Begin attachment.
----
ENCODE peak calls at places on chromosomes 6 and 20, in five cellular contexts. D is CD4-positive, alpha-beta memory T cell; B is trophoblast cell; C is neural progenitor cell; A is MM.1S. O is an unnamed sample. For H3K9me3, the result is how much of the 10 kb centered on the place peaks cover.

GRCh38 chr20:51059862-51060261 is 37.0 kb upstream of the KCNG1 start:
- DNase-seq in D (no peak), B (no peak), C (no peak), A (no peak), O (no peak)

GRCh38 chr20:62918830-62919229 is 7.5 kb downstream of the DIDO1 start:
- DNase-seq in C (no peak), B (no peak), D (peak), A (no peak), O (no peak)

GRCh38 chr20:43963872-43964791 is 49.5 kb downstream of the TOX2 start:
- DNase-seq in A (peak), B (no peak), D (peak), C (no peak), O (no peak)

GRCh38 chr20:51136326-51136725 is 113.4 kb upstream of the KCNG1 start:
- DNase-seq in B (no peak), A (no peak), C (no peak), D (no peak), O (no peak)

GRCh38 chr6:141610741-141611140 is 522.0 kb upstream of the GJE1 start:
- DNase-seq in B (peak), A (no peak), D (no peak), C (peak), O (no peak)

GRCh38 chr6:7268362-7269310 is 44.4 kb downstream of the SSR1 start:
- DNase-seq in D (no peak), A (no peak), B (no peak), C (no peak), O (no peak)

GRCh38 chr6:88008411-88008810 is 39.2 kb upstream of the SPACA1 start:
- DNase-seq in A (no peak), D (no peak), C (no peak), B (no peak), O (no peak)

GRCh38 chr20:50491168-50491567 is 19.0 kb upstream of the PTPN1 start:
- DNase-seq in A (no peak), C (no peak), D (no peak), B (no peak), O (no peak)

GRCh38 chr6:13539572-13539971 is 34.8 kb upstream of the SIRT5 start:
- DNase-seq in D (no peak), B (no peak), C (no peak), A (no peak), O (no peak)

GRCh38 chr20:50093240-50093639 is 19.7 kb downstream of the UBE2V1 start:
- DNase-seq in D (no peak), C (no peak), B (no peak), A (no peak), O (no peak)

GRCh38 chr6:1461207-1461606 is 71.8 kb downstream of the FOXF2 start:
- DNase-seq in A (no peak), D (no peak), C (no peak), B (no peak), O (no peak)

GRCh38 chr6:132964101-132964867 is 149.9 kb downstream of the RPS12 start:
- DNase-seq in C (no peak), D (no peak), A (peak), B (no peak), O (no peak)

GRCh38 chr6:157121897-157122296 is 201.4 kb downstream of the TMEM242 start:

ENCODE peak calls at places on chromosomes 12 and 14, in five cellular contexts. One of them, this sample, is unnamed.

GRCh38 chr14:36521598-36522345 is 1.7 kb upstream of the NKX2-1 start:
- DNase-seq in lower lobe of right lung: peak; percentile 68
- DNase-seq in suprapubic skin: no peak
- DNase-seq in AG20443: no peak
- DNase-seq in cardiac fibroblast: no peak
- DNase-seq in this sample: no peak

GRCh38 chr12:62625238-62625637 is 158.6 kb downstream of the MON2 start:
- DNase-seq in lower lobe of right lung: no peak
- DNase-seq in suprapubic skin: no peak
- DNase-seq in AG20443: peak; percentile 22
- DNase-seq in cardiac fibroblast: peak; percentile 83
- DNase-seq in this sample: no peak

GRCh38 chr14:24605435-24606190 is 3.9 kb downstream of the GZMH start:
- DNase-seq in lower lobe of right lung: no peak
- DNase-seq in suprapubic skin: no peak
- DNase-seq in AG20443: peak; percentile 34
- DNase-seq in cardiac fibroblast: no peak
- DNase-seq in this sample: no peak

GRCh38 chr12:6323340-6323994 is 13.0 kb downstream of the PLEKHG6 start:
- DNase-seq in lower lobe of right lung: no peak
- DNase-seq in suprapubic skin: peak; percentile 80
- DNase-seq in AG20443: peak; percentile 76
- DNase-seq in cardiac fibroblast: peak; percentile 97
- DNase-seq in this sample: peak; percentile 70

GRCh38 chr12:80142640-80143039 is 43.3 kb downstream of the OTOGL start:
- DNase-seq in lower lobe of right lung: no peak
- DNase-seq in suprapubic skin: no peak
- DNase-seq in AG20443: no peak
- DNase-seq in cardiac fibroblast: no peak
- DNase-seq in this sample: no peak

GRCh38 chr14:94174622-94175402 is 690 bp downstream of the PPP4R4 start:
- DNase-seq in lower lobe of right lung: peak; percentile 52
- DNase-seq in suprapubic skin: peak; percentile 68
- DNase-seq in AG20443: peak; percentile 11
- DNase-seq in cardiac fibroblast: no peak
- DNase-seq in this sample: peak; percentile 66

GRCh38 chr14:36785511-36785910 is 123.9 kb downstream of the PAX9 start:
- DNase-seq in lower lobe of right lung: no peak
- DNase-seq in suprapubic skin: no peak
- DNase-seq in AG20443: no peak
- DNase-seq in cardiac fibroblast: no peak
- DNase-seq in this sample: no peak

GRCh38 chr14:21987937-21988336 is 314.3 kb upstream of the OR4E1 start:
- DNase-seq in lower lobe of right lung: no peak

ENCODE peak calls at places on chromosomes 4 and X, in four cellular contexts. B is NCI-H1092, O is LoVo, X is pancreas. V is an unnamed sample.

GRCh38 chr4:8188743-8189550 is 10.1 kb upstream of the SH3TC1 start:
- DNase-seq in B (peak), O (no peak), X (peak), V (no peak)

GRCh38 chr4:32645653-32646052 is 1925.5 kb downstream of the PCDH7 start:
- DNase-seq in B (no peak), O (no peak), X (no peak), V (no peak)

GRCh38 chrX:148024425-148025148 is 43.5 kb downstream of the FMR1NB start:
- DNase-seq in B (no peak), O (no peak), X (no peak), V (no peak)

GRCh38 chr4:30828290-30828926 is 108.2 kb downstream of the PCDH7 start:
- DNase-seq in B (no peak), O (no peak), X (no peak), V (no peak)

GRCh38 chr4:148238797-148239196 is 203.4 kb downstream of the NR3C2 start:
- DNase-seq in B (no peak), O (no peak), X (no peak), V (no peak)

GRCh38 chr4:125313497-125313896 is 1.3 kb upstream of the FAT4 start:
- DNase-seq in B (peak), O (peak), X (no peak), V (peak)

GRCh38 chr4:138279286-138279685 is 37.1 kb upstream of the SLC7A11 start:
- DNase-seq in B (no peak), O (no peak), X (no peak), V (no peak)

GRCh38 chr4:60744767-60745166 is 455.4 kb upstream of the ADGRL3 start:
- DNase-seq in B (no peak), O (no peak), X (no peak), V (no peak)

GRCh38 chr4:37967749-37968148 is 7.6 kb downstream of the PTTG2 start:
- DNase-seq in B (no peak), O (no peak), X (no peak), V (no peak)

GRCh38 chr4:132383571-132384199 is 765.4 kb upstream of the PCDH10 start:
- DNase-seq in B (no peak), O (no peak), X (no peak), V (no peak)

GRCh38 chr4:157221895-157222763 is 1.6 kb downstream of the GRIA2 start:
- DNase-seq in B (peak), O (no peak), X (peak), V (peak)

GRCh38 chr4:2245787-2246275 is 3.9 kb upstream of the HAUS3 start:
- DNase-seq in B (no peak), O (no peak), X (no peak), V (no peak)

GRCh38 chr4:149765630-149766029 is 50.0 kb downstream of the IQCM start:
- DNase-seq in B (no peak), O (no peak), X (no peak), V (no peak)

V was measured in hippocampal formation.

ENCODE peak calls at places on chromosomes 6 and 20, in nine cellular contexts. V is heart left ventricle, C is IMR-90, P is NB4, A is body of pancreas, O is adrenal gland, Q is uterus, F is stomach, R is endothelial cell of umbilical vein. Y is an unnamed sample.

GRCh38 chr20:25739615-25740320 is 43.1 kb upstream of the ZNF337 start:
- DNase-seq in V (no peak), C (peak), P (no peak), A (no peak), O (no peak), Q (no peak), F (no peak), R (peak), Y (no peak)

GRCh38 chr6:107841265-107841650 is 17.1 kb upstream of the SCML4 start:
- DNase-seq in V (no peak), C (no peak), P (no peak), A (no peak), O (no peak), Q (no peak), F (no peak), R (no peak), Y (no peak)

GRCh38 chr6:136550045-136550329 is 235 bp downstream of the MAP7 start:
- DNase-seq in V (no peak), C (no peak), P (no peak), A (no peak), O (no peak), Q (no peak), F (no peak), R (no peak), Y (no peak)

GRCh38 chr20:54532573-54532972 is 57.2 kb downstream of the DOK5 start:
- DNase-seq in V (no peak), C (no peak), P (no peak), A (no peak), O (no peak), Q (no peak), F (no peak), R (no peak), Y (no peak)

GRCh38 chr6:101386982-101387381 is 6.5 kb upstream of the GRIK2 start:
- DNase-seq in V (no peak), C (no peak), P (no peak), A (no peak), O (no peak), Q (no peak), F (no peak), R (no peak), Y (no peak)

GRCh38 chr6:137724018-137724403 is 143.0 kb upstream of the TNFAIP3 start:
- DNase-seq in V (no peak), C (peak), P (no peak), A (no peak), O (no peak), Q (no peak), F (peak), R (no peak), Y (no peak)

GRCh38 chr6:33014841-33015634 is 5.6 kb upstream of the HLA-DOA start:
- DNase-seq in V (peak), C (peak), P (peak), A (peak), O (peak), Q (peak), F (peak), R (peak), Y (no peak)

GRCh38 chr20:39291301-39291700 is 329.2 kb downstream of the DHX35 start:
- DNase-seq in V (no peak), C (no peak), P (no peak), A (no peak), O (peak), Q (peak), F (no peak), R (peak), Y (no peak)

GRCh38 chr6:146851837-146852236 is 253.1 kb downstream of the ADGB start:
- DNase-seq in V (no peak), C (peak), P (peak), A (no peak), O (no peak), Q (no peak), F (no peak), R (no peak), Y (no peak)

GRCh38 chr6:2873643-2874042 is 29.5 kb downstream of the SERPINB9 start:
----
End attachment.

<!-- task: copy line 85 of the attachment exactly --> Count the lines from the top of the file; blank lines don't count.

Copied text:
GRCh38 chr4:138279286-138279685 is 37.1 kb upstream of the SLC7A11 start: